Background: Individuals with intellectual disability (ID) are known to have a high prevalence of both low bone mineral density (BMD) and fractures with significant attendant morbidity. Effective strategies aimed at reducing fractures will be facilitated by the identification of predisposing risk factors.
Methods: Bone mineral density was measured by quantitative ultrasound of the calcaneus performed on 79 women and 132 men residing in a facility for adults with ID. Multiple variable logistic regression analysis was performed to determine the significance of risk factors for low BMD.
Results: Mobility impairment consistently appeared to be a significant risk factor for low BMD regardless of age or sex and especially for middle-aged men with profound ID. Further risk was identified for postmenopausal women taking enzyme inducing anticonvulsant medications and middle-aged men who were either smokers or tended to be short. Hispanic followed by Caucasian origin also put middle-aged males at a greater risk than their African-American counterparts.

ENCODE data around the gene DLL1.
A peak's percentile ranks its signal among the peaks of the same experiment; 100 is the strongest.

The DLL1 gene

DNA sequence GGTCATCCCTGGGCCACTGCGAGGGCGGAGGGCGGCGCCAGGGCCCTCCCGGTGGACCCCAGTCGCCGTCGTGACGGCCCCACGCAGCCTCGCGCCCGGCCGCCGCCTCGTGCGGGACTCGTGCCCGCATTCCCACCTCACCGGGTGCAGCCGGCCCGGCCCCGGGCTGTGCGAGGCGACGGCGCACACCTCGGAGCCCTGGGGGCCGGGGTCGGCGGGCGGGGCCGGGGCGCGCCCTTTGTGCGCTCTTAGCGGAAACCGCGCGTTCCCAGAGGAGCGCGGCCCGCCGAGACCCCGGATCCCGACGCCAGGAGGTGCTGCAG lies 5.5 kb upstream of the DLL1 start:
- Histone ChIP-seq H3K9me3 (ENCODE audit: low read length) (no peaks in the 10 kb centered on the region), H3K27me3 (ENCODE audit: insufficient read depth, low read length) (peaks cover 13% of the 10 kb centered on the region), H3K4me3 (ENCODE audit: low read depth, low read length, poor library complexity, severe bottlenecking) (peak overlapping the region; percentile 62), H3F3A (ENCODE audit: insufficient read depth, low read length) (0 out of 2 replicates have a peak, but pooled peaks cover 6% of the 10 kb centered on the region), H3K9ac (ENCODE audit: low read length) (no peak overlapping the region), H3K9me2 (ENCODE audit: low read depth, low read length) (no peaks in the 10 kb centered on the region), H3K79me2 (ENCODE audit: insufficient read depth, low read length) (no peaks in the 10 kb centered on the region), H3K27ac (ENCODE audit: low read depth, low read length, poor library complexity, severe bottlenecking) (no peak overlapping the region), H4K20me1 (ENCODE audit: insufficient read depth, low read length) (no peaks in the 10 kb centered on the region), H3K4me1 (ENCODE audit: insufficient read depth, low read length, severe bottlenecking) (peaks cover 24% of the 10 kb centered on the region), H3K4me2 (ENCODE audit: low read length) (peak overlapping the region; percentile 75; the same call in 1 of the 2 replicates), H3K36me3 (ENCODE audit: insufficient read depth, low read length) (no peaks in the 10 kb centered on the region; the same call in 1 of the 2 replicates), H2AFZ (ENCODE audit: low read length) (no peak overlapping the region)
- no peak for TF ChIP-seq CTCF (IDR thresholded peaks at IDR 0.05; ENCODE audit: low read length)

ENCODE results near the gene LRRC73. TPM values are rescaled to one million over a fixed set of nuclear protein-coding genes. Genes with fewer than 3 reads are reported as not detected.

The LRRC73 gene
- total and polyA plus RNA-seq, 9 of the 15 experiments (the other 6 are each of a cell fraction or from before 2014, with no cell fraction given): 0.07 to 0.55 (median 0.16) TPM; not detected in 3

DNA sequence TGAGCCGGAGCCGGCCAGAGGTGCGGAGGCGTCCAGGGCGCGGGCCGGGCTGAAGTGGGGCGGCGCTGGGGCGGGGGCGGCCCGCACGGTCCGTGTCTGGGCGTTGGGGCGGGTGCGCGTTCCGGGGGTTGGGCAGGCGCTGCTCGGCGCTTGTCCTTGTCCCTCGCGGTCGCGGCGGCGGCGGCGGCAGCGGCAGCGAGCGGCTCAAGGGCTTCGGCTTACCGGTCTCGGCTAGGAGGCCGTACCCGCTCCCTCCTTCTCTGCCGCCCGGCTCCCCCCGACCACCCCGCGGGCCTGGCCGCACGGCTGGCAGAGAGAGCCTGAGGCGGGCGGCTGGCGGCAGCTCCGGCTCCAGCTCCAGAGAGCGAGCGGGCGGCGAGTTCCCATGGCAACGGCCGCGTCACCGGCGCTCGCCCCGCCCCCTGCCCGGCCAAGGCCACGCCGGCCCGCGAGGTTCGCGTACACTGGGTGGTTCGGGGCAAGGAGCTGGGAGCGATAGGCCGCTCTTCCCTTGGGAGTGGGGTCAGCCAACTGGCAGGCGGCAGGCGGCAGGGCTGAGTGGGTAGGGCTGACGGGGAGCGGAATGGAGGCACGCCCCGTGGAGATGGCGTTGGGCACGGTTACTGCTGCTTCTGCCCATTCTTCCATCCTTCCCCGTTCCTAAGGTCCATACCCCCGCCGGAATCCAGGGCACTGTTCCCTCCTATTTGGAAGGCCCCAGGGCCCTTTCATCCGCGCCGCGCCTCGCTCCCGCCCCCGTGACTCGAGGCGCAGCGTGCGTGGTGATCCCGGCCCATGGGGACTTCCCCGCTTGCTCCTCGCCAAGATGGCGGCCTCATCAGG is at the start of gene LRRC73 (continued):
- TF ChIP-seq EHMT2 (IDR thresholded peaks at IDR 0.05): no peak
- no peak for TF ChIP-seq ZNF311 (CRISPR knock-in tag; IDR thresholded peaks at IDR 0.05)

Conclusions: Specific risk factors for low BMD, some of which have potential for modification, were identified in the study population. Targeted strategies for risk factor reduction may result in a decrease in the high rate of fractures among these individuals.